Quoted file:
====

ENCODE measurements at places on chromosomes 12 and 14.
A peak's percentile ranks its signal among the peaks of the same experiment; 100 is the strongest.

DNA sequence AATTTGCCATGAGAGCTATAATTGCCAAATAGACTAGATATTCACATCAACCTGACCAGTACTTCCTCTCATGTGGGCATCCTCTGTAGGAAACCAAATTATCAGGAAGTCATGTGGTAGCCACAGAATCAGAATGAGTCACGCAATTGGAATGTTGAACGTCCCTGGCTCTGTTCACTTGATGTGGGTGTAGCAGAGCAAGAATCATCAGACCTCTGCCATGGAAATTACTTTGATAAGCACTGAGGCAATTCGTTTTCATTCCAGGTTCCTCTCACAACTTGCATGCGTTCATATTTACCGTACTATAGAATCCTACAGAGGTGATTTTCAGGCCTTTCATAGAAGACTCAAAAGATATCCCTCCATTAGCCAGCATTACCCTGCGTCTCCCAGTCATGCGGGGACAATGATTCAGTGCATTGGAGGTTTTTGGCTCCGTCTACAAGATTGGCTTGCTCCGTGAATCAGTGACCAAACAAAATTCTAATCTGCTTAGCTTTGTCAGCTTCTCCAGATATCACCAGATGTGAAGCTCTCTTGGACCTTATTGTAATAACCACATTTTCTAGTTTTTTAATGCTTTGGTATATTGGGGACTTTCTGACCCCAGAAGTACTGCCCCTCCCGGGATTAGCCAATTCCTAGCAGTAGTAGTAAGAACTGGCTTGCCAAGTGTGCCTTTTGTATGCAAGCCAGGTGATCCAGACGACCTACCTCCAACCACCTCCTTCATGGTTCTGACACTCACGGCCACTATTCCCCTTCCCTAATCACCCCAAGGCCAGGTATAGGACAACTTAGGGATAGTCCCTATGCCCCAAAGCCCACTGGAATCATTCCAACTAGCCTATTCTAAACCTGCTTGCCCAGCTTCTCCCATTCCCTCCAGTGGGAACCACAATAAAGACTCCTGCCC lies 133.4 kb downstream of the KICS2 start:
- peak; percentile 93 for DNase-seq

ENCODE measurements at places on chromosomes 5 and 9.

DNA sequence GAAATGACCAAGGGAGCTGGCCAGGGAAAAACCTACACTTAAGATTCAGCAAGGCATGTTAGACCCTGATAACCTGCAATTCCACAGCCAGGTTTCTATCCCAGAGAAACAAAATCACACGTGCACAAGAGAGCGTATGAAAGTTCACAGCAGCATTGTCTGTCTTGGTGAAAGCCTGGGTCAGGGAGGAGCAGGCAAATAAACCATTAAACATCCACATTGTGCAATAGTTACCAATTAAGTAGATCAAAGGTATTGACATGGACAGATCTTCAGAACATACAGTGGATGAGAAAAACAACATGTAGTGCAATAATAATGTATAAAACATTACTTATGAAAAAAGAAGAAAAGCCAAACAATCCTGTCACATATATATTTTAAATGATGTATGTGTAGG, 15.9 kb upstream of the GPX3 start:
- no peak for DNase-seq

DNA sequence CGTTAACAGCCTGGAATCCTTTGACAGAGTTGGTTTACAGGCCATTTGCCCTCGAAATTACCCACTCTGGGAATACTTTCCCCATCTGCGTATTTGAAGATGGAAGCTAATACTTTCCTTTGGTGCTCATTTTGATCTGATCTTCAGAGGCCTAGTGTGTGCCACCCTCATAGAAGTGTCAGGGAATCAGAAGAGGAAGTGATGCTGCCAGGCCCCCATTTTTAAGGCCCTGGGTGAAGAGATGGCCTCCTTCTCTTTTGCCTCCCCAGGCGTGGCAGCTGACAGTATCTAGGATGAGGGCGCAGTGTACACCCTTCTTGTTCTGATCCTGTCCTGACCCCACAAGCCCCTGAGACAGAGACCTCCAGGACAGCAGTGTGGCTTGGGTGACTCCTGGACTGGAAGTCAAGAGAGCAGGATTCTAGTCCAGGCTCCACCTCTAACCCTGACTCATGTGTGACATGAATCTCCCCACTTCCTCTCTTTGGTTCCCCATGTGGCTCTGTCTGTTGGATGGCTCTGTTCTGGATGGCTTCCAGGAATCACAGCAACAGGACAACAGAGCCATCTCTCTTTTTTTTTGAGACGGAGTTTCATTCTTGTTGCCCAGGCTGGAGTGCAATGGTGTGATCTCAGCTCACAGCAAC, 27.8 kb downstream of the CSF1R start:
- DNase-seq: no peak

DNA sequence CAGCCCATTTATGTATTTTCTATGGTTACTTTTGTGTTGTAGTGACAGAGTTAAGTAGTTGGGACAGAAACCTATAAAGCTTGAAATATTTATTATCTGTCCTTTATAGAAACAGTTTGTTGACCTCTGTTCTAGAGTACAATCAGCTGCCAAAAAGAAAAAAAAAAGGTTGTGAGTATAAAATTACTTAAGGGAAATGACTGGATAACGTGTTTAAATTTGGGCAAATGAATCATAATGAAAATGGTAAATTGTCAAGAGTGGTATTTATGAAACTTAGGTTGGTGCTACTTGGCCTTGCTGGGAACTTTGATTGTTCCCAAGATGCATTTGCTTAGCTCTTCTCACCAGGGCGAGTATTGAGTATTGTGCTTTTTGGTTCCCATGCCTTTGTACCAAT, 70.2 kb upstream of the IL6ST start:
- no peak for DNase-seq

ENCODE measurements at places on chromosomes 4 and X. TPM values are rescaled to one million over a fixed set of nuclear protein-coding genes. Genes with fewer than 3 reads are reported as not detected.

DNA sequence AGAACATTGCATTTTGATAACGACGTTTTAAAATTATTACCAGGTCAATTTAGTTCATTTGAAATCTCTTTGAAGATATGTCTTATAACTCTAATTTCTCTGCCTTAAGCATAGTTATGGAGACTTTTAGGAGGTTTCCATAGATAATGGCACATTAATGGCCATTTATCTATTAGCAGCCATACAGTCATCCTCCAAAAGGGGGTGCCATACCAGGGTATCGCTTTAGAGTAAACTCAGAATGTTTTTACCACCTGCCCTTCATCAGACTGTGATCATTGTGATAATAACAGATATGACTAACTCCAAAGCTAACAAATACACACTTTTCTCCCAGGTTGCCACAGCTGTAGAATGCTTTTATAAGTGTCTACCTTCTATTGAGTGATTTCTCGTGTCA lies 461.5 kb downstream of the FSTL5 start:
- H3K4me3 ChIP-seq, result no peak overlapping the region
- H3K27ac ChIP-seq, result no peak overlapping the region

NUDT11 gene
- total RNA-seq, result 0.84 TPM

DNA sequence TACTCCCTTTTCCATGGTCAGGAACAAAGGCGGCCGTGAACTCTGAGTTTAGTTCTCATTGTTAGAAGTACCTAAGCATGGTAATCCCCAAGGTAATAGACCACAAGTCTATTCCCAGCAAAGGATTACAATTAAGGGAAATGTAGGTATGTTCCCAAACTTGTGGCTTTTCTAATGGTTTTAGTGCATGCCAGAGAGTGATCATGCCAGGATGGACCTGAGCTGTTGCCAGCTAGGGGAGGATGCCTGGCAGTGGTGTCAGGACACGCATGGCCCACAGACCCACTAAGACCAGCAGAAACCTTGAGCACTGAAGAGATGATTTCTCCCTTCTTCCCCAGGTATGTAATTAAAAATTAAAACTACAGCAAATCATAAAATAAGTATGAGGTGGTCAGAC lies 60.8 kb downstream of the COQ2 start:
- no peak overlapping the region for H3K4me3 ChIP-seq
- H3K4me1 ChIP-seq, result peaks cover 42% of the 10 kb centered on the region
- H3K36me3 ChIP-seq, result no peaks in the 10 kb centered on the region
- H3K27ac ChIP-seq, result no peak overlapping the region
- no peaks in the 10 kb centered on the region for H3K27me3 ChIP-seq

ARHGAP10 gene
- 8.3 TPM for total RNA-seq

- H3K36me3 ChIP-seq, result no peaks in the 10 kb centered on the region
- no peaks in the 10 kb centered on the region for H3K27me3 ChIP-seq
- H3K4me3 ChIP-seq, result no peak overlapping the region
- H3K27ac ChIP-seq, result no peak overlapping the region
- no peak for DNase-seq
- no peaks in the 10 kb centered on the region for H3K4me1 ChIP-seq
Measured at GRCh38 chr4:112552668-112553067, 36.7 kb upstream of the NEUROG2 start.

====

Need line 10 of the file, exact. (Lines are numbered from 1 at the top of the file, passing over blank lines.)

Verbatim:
DNA sequence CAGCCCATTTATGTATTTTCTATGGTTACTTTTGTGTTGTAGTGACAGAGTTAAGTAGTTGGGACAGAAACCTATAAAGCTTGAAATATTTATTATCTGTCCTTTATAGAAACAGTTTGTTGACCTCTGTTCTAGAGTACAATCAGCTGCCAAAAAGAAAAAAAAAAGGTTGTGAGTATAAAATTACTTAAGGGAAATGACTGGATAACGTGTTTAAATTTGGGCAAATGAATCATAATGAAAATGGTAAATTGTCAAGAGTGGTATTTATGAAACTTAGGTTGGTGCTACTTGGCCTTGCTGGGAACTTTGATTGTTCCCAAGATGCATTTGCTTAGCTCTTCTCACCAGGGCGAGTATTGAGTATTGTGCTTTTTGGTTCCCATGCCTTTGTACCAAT, 70.2 kb upstream of the IL6ST start: